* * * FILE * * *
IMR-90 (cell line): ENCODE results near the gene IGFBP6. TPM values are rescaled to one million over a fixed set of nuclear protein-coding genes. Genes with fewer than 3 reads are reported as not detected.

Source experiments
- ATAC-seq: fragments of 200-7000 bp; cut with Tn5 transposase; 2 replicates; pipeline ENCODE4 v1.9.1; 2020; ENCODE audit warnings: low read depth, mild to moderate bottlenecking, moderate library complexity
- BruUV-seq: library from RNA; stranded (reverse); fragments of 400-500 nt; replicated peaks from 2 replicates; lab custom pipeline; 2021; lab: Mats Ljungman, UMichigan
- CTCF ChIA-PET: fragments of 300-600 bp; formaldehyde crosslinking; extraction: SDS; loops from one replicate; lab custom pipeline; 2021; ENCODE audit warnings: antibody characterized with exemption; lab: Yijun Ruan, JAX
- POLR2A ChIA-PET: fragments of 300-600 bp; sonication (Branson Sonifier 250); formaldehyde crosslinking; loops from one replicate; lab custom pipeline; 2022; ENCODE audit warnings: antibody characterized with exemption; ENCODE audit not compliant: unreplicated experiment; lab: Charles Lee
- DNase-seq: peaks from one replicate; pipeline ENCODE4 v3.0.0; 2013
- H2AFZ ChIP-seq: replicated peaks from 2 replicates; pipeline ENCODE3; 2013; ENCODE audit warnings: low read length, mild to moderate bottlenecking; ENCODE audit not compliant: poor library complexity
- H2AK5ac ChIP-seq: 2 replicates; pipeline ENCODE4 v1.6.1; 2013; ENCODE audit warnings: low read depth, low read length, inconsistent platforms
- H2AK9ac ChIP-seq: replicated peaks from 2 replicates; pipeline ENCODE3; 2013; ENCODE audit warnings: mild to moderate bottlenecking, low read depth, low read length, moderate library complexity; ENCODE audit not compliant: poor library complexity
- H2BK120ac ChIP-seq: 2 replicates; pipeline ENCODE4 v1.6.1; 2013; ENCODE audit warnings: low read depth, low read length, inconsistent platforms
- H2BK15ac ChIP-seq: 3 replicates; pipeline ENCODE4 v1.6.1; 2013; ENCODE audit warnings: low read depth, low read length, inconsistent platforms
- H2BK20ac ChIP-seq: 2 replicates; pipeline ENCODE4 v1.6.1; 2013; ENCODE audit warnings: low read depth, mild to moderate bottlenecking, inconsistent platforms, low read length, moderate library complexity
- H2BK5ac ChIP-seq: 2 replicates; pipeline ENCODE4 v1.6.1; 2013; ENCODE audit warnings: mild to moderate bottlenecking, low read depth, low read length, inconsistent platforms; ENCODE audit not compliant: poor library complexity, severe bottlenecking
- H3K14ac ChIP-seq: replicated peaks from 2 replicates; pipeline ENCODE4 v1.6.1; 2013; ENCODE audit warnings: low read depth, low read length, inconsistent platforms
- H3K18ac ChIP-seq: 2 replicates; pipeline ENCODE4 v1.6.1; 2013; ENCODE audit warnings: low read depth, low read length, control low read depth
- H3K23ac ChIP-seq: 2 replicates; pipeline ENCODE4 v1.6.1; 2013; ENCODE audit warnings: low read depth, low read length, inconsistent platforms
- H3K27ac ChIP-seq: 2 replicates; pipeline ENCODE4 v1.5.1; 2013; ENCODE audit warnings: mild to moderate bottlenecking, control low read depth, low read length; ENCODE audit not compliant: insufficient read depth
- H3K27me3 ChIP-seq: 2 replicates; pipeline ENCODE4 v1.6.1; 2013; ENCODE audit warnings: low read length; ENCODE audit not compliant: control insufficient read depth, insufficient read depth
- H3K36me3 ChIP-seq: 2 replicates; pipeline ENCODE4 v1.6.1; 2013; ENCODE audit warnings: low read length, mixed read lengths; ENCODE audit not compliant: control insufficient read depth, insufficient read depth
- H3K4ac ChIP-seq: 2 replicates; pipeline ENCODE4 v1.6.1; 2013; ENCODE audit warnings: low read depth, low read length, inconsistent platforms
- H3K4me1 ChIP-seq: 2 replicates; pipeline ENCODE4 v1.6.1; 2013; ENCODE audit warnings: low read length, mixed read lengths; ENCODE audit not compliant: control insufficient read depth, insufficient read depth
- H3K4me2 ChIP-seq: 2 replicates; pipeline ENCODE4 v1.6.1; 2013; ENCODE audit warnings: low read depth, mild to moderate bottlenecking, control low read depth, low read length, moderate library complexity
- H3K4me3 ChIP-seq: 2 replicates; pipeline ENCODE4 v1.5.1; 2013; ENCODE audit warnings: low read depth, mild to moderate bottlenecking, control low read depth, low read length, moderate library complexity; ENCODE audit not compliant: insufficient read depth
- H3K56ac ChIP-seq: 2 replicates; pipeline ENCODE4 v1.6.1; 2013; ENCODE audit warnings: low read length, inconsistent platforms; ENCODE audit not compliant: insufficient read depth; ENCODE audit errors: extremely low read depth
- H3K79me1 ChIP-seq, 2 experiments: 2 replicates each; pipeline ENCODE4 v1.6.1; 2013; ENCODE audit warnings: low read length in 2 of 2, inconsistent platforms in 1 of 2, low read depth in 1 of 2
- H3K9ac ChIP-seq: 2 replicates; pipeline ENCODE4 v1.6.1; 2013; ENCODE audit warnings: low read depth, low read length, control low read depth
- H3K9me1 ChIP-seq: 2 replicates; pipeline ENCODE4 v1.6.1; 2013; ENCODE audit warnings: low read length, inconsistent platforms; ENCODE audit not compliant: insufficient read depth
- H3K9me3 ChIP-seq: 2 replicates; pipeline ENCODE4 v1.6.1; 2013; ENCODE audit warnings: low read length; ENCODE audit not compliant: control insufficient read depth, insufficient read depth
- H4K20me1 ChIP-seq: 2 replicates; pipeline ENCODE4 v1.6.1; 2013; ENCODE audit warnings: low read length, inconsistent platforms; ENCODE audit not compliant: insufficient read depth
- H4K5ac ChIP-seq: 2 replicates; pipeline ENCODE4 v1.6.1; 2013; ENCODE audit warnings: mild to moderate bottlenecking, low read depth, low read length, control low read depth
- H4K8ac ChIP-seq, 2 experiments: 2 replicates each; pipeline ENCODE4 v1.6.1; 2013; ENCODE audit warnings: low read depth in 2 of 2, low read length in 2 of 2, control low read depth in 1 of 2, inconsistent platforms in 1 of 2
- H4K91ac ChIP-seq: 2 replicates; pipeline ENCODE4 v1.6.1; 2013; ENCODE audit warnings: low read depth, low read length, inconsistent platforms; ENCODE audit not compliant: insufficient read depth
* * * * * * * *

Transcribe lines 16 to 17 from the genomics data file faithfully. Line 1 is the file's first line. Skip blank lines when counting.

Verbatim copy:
- H3K18ac ChIP-seq: 2 replicates; pipeline ENCODE4 v1.6.1; 2013; ENCODE audit warnings: low read depth, low read length, control low read depth
- H3K23ac ChIP-seq: 2 replicates; pipeline ENCODE4 v1.6.1; 2013; ENCODE audit warnings: low read depth, low read length, inconsistent platforms